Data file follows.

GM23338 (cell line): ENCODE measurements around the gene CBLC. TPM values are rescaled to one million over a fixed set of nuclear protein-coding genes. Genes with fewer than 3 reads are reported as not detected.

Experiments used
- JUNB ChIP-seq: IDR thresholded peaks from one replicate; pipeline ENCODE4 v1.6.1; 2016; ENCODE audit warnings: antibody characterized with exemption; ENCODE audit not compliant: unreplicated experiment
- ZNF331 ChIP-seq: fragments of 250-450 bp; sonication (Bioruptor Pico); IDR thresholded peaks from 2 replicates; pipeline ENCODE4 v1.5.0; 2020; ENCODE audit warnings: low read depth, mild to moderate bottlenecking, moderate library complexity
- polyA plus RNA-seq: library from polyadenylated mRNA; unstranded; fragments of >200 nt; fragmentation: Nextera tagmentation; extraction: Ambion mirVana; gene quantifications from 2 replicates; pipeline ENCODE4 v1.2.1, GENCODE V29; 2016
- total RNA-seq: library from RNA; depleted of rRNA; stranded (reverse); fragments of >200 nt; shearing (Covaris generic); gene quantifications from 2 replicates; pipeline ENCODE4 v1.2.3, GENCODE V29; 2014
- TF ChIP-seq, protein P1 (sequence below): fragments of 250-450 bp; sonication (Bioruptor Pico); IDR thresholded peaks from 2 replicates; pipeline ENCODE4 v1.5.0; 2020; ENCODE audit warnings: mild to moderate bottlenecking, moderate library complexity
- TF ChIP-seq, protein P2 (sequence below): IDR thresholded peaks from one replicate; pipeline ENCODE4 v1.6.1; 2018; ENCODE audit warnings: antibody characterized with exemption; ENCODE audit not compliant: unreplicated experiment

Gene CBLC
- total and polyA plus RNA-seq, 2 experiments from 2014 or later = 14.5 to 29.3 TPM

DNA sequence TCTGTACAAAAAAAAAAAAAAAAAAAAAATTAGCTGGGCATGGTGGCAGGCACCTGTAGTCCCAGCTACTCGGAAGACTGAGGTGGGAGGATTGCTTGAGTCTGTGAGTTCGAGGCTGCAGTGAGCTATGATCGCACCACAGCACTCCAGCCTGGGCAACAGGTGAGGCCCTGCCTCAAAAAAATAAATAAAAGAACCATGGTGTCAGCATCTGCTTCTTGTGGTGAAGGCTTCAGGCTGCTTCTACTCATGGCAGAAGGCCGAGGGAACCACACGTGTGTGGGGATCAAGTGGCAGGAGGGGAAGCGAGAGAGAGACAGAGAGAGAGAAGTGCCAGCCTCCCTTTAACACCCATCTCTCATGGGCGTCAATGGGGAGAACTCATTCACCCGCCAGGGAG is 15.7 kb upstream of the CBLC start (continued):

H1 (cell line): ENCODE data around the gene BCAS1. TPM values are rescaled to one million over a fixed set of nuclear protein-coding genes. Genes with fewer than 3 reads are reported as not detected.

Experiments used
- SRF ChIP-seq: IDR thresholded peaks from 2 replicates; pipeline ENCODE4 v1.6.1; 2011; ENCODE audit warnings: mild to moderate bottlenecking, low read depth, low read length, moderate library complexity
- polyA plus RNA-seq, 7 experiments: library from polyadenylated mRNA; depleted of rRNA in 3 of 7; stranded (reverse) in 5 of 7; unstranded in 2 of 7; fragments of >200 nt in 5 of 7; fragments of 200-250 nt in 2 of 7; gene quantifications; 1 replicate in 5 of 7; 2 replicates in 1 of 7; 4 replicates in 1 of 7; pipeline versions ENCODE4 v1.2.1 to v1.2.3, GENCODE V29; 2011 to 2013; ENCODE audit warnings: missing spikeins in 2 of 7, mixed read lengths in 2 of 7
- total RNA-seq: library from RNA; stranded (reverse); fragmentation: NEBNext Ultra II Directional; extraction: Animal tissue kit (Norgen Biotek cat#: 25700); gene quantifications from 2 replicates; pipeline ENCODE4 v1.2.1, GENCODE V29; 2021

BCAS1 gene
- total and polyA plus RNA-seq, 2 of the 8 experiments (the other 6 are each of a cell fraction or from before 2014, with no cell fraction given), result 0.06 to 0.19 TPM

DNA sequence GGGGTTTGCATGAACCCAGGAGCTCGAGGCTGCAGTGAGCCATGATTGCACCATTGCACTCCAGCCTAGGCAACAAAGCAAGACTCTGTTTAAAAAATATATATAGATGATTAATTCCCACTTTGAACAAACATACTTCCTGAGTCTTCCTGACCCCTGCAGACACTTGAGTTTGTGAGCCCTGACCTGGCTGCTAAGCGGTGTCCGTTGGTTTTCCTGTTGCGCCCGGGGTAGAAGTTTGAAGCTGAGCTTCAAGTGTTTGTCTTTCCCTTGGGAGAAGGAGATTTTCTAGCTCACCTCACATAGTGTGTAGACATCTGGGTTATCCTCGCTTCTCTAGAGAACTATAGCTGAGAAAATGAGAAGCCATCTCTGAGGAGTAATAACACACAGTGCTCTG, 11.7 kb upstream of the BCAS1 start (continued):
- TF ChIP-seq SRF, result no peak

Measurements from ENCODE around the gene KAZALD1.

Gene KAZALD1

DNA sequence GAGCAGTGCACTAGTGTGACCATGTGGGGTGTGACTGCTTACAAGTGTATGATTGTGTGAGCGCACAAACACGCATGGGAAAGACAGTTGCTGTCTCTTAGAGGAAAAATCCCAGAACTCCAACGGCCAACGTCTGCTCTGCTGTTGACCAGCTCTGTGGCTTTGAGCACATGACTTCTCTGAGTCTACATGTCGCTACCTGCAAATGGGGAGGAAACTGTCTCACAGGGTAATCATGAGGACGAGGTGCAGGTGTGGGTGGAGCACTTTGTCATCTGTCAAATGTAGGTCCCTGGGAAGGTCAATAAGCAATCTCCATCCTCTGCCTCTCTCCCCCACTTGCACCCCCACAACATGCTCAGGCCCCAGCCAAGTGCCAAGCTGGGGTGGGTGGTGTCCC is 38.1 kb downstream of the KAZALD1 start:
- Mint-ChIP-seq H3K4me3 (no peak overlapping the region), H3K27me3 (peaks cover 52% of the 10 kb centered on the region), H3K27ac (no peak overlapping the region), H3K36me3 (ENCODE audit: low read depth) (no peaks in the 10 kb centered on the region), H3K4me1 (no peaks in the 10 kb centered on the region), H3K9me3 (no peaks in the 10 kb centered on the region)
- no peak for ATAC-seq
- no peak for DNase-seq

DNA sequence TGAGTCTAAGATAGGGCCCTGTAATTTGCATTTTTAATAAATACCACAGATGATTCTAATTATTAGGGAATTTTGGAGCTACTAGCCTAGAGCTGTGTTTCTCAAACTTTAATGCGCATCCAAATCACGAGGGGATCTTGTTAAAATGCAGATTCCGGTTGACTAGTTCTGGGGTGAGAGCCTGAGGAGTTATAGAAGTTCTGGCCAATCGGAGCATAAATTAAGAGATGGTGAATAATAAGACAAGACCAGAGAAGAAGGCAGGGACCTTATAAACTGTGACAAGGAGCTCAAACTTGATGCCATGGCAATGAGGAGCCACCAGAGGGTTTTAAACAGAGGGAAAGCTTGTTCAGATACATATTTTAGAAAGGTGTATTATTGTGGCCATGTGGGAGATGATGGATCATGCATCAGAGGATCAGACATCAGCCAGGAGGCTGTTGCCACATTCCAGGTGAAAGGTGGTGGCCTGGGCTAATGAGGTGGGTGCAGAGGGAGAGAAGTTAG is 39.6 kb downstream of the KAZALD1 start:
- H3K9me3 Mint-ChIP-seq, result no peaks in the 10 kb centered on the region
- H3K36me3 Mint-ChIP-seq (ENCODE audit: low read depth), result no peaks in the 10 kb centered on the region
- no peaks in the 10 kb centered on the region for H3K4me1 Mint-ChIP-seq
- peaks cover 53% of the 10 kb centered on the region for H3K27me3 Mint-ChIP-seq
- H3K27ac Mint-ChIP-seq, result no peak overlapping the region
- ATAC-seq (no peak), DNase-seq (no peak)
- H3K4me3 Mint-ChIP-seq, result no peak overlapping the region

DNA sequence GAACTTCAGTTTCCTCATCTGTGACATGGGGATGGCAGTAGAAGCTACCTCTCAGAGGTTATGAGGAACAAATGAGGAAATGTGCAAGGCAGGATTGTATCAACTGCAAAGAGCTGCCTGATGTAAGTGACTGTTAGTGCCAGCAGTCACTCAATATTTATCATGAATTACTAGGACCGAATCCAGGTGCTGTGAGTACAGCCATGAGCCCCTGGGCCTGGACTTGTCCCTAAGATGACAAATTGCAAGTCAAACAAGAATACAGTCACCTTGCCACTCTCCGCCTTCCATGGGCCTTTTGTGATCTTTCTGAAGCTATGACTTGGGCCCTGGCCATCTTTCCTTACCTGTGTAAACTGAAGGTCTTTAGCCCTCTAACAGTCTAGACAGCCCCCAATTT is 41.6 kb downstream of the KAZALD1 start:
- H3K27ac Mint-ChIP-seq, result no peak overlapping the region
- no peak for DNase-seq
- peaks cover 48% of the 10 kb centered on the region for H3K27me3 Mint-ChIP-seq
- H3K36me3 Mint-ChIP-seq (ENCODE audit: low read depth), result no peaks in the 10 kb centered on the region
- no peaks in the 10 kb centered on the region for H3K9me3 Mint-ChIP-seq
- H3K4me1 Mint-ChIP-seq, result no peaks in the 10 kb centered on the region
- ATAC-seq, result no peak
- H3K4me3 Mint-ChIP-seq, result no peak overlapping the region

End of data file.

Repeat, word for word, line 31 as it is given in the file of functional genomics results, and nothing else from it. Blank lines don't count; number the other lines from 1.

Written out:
- peaks cover 53% of the 10 kb centered on the region for H3K27me3 Mint-ChIP-seq